Dustin Yellin's team constructs its "Bowl Cuts" salon.
Jen DeNike (3rd place) gives life to her lady in the sand.
And the Shelter Serra latrine goes here.…
Are you not entertained by Marie Lorenz's Roman Colosseum?
Tom Sachs and studio dig most of the way to China.
Jen DeNike's team is well on its way to third place.
Oh, what? This old thing? Marie Lorenz's team goes classical.
Mary Mattingly's team refines its design.
Team Laura Wass and Amit Greenberg fulfill some kind of prophecy.
This looks great, Team Kenya Robinson, but how are you getting out of there?
Team Ryan McNamara is very serious about sand castles. Very serious.
Dustin Yellin's "Bowl Cuts"
Shelter Serra and Miya Ando refine their moat design.
Team Tom Sachs might consider building a sand ladder.
William Lamson's team goes for geometric perfection.
Team William Lamson needs to get some interns.
Behold the glory of Snarkitecture.
Jen Catron and Paul Outlaw win the contest with living fountains.
All hail the winning team of Jen Catron and Paul Outlaw.
Laura Wass and Amit Greenberg's creation demands a sacrifice.
Champions Jen Catron and Paul Outlaw celebrate.
Creative Time provides the shovels.
Creative Time judges Nato Thompson, Kyle Hardin DeWoody, Anne Pasternak, Walter Robinson and Meredith Johnson are the law around these parts.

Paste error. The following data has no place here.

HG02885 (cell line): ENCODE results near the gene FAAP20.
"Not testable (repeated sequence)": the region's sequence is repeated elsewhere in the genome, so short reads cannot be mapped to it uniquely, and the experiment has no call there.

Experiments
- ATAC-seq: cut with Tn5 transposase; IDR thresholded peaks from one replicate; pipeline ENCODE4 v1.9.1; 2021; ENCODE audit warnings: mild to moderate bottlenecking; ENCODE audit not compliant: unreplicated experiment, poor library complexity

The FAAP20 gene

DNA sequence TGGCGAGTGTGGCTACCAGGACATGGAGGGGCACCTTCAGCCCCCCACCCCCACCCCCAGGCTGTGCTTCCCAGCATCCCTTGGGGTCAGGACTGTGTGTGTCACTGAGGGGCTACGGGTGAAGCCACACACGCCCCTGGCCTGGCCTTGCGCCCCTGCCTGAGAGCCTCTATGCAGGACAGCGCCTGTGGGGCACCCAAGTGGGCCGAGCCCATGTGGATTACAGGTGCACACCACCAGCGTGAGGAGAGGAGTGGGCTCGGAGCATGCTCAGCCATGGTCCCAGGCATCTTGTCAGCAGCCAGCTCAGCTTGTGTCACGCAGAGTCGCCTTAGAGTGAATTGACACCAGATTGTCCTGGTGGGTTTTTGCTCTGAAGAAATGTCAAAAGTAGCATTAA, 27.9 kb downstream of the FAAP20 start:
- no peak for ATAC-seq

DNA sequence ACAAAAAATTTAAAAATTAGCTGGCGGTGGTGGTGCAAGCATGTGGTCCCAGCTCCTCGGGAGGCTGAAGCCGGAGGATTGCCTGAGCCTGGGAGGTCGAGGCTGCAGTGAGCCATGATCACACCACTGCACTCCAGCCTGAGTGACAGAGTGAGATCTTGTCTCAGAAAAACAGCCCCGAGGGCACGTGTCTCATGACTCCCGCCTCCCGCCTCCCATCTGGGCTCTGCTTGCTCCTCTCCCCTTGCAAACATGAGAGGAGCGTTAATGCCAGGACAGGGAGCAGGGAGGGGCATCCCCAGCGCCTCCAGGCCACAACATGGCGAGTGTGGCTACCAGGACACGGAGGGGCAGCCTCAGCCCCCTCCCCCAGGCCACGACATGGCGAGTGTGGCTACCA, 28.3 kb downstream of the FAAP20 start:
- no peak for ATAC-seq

Team William Lamson's second-place sand creation
Members of Team William Lamson put their backs into it.
Snarkitecture's castle is see-through.
Behold the gladiators of Team Marie Lorenz, posing in front of the Colosseum.
Dustin Yellin and his team break ground.
Snarkitecture before it was Snarkitecture.
William Lamson's team lays the foundation for its conical masterpiece.
The inaugural Creative Time Sandcastle Competition at Rockaway Beach gave local artists three hours in which to construct sand monuments that would stand until the end of time—or at least until the tide came in. Living fountains, traditional sand strongholds and even a fair likeness of the Roman Colosseum transformed the oceanfront landscape of Queens for the day, and perhaps signaled the start of a new New York summer tradition.